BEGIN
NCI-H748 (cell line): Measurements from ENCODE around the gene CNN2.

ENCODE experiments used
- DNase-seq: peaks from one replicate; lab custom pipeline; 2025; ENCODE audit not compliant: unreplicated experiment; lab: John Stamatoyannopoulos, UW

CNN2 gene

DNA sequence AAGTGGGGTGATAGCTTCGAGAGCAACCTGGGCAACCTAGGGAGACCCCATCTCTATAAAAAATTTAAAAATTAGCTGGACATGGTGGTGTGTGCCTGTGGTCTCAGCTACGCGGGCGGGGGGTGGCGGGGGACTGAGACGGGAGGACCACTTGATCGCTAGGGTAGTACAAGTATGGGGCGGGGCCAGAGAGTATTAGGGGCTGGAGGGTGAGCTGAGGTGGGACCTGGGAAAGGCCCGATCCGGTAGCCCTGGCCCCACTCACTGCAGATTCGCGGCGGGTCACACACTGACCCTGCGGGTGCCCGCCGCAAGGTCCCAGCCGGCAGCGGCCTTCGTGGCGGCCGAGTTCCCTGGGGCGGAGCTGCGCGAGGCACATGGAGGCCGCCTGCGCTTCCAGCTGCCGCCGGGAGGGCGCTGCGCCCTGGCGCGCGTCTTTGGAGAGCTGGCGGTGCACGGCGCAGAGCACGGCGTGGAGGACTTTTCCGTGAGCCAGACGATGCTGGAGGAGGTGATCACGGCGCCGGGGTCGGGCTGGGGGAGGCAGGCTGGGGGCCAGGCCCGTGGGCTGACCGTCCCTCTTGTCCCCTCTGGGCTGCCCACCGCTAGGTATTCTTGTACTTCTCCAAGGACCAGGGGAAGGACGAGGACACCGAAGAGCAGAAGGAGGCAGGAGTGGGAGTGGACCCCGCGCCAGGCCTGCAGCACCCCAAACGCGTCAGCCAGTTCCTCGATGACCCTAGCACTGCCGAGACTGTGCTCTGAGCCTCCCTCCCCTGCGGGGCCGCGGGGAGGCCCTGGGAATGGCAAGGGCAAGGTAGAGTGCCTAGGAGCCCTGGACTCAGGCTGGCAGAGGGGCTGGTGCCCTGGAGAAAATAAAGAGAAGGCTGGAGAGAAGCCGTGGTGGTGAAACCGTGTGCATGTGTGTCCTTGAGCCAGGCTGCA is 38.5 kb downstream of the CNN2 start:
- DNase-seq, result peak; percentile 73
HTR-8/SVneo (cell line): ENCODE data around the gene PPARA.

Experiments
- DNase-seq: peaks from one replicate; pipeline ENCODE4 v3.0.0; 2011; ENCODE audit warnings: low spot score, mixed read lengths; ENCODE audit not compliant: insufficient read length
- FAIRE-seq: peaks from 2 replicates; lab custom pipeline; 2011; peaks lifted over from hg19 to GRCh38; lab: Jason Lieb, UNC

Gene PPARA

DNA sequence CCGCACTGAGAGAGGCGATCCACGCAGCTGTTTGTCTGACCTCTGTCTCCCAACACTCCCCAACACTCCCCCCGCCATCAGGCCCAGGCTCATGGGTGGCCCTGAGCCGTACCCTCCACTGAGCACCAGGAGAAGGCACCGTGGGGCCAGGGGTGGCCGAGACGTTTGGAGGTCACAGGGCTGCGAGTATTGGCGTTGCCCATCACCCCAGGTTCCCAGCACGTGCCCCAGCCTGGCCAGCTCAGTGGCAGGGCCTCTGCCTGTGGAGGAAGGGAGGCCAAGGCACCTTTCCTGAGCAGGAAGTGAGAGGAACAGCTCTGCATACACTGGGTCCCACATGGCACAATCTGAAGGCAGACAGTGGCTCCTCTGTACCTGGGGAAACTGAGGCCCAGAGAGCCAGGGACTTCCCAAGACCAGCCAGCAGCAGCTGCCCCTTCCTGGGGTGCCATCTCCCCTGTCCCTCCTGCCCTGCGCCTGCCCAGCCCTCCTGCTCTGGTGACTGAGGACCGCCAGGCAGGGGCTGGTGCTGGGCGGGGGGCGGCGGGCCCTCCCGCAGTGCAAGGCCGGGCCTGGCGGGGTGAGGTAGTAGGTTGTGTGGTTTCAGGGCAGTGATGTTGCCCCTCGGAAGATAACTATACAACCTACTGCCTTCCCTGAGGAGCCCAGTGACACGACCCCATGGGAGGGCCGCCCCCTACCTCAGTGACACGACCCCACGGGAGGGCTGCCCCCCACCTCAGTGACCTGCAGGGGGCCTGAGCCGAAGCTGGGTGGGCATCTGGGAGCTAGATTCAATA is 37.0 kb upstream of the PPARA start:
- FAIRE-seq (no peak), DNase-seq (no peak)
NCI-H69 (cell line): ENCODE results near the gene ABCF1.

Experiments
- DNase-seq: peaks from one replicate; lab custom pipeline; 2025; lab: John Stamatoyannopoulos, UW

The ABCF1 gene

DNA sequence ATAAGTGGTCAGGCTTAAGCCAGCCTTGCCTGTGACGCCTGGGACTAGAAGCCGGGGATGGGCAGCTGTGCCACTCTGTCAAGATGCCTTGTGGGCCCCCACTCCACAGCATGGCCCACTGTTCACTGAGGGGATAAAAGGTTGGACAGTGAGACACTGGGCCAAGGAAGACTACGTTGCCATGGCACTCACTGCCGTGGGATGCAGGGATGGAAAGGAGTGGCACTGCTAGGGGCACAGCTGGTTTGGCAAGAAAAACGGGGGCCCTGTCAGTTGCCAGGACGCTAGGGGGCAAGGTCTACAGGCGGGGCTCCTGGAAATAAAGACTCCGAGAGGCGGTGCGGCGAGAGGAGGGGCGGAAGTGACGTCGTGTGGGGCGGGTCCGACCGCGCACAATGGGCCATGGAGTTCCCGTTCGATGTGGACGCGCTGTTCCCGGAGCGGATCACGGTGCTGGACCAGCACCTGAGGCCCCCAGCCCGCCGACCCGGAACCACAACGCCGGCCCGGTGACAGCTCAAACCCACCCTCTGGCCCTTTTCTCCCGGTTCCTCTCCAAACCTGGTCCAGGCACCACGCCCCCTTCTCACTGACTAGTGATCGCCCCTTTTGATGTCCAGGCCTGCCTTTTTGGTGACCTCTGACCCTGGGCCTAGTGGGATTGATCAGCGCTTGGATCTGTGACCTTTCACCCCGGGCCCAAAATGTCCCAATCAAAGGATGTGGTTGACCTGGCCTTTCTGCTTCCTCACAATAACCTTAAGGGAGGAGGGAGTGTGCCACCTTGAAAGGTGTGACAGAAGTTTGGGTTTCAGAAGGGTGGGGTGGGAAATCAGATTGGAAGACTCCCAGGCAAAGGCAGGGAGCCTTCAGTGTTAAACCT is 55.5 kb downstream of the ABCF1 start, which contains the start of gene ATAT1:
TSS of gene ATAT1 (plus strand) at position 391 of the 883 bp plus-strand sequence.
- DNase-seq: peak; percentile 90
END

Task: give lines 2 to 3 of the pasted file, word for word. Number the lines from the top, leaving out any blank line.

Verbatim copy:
ENCODE experiments used
- DNase-seq: peaks from one replicate; lab custom pipeline; 2025; ENCODE audit not compliant: unreplicated experiment; lab: John Stamatoyannopoulos, UW